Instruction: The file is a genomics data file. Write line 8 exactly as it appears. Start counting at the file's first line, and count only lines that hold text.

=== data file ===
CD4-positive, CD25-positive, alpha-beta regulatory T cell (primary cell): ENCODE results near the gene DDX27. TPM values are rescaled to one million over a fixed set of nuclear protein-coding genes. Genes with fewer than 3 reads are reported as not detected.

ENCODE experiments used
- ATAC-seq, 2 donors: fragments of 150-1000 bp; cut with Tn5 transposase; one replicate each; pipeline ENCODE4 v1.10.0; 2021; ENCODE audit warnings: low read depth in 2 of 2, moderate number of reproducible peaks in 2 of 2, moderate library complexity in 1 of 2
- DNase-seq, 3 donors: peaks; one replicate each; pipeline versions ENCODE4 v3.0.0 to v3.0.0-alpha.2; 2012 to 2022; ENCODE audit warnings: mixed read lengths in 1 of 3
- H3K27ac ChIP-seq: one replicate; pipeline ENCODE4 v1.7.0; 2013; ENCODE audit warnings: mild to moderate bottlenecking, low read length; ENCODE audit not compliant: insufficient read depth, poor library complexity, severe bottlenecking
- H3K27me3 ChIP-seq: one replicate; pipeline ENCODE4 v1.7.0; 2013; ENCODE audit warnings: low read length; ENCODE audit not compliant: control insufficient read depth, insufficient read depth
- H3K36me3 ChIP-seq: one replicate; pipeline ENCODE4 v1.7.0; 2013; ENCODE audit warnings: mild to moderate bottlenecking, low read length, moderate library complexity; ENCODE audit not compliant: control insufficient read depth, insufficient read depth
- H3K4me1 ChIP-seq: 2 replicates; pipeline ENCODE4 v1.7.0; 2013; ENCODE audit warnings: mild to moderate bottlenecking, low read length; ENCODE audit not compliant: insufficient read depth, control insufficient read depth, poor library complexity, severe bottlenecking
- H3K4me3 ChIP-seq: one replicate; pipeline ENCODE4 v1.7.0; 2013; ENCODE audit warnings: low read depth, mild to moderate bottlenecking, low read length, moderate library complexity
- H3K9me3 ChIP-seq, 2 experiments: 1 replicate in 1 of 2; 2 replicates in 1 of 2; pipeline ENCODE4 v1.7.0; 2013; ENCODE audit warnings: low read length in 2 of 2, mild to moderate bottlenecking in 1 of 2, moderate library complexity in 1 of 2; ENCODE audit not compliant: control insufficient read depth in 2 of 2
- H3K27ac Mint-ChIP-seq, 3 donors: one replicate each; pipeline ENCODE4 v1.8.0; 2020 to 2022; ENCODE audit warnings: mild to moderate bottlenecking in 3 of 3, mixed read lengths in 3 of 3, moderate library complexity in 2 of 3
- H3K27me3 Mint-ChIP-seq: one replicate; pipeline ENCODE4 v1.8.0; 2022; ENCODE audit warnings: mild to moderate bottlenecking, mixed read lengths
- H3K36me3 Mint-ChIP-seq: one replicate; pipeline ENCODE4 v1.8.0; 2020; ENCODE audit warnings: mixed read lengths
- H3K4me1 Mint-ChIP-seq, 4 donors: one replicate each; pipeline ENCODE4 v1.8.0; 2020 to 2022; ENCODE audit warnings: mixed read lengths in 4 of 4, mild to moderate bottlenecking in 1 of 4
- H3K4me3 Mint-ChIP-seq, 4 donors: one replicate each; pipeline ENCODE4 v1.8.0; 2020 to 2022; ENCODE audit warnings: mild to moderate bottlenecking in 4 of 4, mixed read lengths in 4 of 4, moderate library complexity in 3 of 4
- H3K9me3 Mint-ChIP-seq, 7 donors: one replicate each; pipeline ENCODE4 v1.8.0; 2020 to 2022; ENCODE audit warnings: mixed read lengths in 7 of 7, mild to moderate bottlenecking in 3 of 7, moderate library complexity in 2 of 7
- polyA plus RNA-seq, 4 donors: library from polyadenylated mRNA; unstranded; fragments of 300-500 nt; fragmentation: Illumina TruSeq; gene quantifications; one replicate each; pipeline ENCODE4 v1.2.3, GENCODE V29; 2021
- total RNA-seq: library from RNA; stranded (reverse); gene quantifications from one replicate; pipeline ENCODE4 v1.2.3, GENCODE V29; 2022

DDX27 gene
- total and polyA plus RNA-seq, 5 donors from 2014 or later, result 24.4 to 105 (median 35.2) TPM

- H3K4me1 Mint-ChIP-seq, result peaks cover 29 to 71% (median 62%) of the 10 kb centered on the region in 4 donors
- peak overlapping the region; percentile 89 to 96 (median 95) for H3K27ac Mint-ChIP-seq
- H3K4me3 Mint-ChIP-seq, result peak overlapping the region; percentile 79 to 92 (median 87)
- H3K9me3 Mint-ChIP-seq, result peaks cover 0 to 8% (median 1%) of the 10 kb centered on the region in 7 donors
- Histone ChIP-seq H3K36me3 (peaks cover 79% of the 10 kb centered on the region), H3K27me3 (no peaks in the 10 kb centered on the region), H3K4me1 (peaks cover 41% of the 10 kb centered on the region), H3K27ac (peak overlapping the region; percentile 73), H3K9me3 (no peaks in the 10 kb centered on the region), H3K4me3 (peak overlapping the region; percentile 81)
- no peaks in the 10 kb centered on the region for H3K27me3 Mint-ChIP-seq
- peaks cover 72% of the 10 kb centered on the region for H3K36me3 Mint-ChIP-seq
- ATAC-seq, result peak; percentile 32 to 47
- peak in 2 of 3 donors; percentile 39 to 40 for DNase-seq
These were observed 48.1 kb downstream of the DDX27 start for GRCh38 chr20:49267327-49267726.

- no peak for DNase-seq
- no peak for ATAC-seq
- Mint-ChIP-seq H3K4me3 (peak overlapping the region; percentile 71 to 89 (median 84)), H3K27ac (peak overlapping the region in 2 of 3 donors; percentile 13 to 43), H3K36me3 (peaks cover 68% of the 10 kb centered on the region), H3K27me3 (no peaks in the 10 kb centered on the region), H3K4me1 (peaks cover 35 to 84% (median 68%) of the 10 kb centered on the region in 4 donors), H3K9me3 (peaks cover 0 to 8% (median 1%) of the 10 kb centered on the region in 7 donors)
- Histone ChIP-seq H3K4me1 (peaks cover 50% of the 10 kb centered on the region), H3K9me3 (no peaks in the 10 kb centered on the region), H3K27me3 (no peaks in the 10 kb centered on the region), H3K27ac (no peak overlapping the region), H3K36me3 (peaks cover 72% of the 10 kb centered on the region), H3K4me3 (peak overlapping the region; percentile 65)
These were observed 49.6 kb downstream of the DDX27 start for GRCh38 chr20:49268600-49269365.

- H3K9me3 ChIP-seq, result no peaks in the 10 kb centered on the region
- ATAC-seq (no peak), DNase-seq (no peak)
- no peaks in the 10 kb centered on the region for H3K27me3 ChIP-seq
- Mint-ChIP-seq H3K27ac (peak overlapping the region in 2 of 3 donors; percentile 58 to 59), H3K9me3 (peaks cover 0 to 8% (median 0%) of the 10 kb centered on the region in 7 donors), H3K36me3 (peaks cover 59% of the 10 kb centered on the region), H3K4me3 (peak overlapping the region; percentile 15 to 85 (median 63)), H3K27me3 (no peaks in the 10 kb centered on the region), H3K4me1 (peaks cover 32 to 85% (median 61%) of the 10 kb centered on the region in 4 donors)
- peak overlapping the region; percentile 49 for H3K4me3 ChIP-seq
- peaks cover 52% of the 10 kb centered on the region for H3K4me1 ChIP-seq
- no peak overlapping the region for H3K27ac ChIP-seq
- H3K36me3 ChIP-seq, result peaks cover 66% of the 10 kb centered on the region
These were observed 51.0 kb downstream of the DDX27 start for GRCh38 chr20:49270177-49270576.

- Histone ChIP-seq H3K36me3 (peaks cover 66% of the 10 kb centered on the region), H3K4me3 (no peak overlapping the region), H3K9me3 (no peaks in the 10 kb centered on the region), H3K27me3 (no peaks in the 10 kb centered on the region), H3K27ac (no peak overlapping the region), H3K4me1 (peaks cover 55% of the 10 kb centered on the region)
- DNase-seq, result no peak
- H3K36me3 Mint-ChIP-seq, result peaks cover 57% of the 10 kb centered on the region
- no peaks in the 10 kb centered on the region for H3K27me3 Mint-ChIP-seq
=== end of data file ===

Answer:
- H3K4me1 ChIP-seq: 2 replicates; pipeline ENCODE4 v1.7.0; 2013; ENCODE audit warnings: mild to moderate bottlenecking, low read length; ENCODE audit not compliant: insufficient read depth, control insufficient read depth, poor library complexity, severe bottlenecking